Wellness Coordinator—In this role, you should hold a bachelor’s degree in a health-related field. Expect to work indoors or outdoors depending on the venue. You may work within a healthcare setting, university, or college helping to promote healthy living.
Wellness Coach—If you work in this occupation, you should have your bachelor’s degree in health sciences or another health-related field. On the job, you’ll provide wellness counseling to individual clients, helping to identify health concerns. These may include exercise, stress reduction, and nutrition.
Health Coach with Health and Wellness Skills—In this profession, an associate’s degree will give you the knowledge and skills you need to work with individual clients, helping them to improve their health and maintain a healthier lifestyle. You’ll develop dietary plans, healthy exercise routines, and monitoring systems. Over time, you’ll assess the progress of each client and make any needed adjustments to their plans, so they continue to make progress.
Health Promotion Coordinator with Health and Wellness Skills—In this position, you need a bachelor’s degree in one of several health fields: physiology, exercise, nutrition, or another field related to health. You’ll use several methods and incentives to help promote healthy lifestyles to your clients. You may work within a private company or for a public institution. You’ll set up health screenings, educational programs, incentive programs, and fitness activities.
Health & Wellness Salaries by Occupation
In this profession, you need a bachelor’s degree to work well in your job role. Your specialized work with health settings and clients means you’ll be influencing their health; you’ll be isolating their health needs, as well as their preferences, such as for weight loss, as you determine how they can best meet their needs. Expect your annual salary to be on par with other health & wellness specialists.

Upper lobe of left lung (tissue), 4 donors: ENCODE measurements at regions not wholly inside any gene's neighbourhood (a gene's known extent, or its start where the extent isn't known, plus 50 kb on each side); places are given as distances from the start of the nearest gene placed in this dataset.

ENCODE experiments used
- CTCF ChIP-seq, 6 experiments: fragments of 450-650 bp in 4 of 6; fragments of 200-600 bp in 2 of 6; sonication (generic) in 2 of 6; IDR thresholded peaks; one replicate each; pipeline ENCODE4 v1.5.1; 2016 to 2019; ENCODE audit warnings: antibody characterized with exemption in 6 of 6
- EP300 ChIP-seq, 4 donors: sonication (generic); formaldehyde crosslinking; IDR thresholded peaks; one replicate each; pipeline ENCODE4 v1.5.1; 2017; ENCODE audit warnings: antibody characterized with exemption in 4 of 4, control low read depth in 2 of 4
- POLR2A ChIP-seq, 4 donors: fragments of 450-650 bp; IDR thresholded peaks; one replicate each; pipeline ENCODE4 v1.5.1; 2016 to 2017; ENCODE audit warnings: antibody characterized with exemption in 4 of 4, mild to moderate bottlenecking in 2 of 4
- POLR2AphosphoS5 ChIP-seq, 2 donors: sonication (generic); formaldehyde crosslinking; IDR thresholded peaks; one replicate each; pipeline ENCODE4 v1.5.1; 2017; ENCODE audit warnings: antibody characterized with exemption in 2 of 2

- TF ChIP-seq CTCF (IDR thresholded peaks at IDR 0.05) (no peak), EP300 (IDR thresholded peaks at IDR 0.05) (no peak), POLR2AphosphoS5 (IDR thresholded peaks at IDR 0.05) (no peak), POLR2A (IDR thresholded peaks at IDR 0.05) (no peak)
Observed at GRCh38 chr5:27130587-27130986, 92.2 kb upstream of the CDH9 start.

As a wellness coordinator, you’ll work in one of several settings as you promote healthy working environments. Your goal will always be to have a positive impact on the lives of clients, using healthy nutrition and regular exercise. While your early pay may be lower than other health & wellness professionals, it will exceed the pay of these professionals in your late career years.
You’re going to provide counseling to your clients, discussing which areas of their health and healthcare can be improved. Because you’ll be working on exercise, nutrition, and lowering unhealthy stress levels, you should have a degree in health sciences or a closely related field.
Health Coach with Health and Wellness Skills
In this profession, an associate’s degree in a health & wellness field will be sufficient for your work. You’ll coach clients as they work to improve their nutrition and health. Even with an associate’s degree, your salary will be similar to those who need a bachelor’s degree for their work.
Health Promotion Coordinator with Health and Wellness Skills
While you should hold, at minimum, a bachelor’s degree for this profession, a master’s degree may equip you more thoroughly for your work. This degree should be in exercise, nutrition, physiology, or another health-related area. All through your career, your annual salary will be higher than for other health & wellness professionals.
Salary by Occupation
|Occupation||Entry-Level Salary Range||Mid-Career Salary Range||Late-Career Salary Range|
|Health Coach w/Health and Wellness Skills||$40,500||$47,200||$63,000|
|Health Promotion Coordinator w/Health and Wellness Skills||$41,800||$44,400||$61,600|
Health & Wellness College Scholarships
Many Health & Wellness scholarships are provided by schools with Health & Wellness programs, so be sure to check the scholarships available from your school options.
Charles B. Corbin and Robert P. Pangrazi Scholarship Endowment
This scholarship is intended for students in the Exercise Science and Physical Education Department of Arizona State University. Both undergraduate and graduate students are eligible to apply for this scholarship, as long as they are majoring in wellness or exercise and teaching physical education.
Exercise and Wellness Program Scholarship
Deadline: February 1
The amount of this scholarship varies from student to student and year to year. Eligible students should be residents of Arizona. They should be enrolled full-time. They may be students of any academic level and financial need may be a criterion that will be considered.
ACHS Adult Scholarship